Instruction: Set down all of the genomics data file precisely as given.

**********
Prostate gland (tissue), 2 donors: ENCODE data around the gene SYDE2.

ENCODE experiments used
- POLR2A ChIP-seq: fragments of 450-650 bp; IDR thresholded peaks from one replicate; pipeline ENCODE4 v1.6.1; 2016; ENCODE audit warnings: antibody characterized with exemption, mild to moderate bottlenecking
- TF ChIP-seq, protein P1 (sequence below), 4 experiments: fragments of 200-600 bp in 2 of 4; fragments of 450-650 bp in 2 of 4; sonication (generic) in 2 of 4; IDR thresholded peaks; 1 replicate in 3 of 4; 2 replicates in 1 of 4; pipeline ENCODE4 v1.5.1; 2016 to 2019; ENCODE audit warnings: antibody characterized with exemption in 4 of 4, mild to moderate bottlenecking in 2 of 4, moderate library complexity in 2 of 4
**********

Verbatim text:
Prostate gland (tissue), 2 donors: ENCODE data around the gene SYDE2.

ENCODE experiments used
- POLR2A ChIP-seq: fragments of 450-650 bp; IDR thresholded peaks from one replicate; pipeline ENCODE4 v1.6.1; 2016; ENCODE audit warnings: antibody characterized with exemption, mild to moderate bottlenecking
- TF ChIP-seq, protein P1 (sequence below), 4 experiments: fragments of 200-600 bp in 2 of 4; fragments of 450-650 bp in 2 of 4; sonication (generic) in 2 of 4; IDR thresholded peaks; 1 replicate in 3 of 4; 2 replicates in 1 of 4; pipeline ENCODE4 v1.5.1; 2016 to 2019; ENCODE audit warnings: antibody characterized with exemption in 4 of 4, mild to moderate bottlenecking in 2 of 4, moderate library complexity in 2 of 4